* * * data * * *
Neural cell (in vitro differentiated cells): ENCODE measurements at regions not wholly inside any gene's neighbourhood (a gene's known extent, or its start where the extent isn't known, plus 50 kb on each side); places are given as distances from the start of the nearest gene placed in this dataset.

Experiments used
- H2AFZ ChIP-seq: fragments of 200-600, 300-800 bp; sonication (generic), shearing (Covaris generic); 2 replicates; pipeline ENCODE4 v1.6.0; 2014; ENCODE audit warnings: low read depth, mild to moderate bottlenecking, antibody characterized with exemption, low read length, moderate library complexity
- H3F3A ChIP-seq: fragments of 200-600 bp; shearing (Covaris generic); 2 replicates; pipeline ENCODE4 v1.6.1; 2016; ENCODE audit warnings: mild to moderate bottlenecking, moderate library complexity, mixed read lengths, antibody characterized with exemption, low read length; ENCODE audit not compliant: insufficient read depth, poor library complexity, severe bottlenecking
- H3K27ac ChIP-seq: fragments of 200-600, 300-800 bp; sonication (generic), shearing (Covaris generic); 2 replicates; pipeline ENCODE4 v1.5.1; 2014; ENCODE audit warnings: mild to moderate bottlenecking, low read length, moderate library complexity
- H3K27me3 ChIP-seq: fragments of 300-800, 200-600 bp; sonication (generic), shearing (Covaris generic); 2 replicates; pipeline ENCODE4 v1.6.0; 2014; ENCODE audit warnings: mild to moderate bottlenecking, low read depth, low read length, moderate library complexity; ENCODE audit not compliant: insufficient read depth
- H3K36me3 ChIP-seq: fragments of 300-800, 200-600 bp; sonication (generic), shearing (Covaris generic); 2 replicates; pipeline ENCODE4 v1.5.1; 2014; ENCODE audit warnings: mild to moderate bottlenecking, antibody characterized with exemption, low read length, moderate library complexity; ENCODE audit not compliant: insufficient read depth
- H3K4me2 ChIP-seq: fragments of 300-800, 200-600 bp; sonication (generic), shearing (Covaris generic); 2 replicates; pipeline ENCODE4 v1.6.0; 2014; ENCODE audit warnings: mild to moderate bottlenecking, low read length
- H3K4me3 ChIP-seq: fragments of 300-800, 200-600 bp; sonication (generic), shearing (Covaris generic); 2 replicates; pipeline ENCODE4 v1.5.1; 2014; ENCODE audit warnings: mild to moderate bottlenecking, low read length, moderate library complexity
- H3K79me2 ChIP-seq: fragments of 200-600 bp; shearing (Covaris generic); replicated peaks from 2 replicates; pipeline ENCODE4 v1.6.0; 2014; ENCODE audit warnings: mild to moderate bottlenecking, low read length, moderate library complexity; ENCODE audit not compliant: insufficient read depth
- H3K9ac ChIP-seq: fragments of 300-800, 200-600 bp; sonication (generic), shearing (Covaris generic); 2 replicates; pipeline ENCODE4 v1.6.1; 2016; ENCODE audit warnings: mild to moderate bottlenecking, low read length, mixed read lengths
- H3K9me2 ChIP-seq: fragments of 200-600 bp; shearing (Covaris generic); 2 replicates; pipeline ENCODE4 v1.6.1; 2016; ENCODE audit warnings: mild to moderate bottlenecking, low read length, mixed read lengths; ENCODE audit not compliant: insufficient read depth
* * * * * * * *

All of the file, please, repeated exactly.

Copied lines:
Neural cell (in vitro differentiated cells): ENCODE measurements at regions not wholly inside any gene's neighbourhood (a gene's known extent, or its start where the extent isn't known, plus 50 kb on each side); places are given as distances from the start of the nearest gene placed in this dataset.

Experiments used
- H2AFZ ChIP-seq: fragments of 200-600, 300-800 bp; sonication (generic), shearing (Covaris generic); 2 replicates; pipeline ENCODE4 v1.6.0; 2014; ENCODE audit warnings: low read depth, mild to moderate bottlenecking, antibody characterized with exemption, low read length, moderate library complexity
- H3F3A ChIP-seq: fragments of 200-600 bp; shearing (Covaris generic); 2 replicates; pipeline ENCODE4 v1.6.1; 2016; ENCODE audit warnings: mild to moderate bottlenecking, moderate library complexity, mixed read lengths, antibody characterized with exemption, low read length; ENCODE audit not compliant: insufficient read depth, poor library complexity, severe bottlenecking
- H3K27ac ChIP-seq: fragments of 200-600, 300-800 bp; sonication (generic), shearing (Covaris generic); 2 replicates; pipeline ENCODE4 v1.5.1; 2014; ENCODE audit warnings: mild to moderate bottlenecking, low read length, moderate library complexity
- H3K27me3 ChIP-seq: fragments of 300-800, 200-600 bp; sonication (generic), shearing (Covaris generic); 2 replicates; pipeline ENCODE4 v1.6.0; 2014; ENCODE audit warnings: mild to moderate bottlenecking, low read depth, low read length, moderate library complexity; ENCODE audit not compliant: insufficient read depth
- H3K36me3 ChIP-seq: fragments of 300-800, 200-600 bp; sonication (generic), shearing (Covaris generic); 2 replicates; pipeline ENCODE4 v1.5.1; 2014; ENCODE audit warnings: mild to moderate bottlenecking, antibody characterized with exemption, low read length, moderate library complexity; ENCODE audit not compliant: insufficient read depth
- H3K4me2 ChIP-seq: fragments of 300-800, 200-600 bp; sonication (generic), shearing (Covaris generic); 2 replicates; pipeline ENCODE4 v1.6.0; 2014; ENCODE audit warnings: mild to moderate bottlenecking, low read length
- H3K4me3 ChIP-seq: fragments of 300-800, 200-600 bp; sonication (generic), shearing (Covaris generic); 2 replicates; pipeline ENCODE4 v1.5.1; 2014; ENCODE audit warnings: mild to moderate bottlenecking, low read length, moderate library complexity
- H3K79me2 ChIP-seq: fragments of 200-600 bp; shearing (Covaris generic); replicated peaks from 2 replicates; pipeline ENCODE4 v1.6.0; 2014; ENCODE audit warnings: mild to moderate bottlenecking, low read length, moderate library complexity; ENCODE audit not compliant: insufficient read depth
- H3K9ac ChIP-seq: fragments of 300-800, 200-600 bp; sonication (generic), shearing (Covaris generic); 2 replicates; pipeline ENCODE4 v1.6.1; 2016; ENCODE audit warnings: mild to moderate bottlenecking, low read length, mixed read lengths
- H3K9me2 ChIP-seq: fragments of 200-600 bp; shearing (Covaris generic); 2 replicates; pipeline ENCODE4 v1.6.1; 2016; ENCODE audit warnings: mild to moderate bottlenecking, low read length, mixed read lengths; ENCODE audit not compliant: insufficient read depth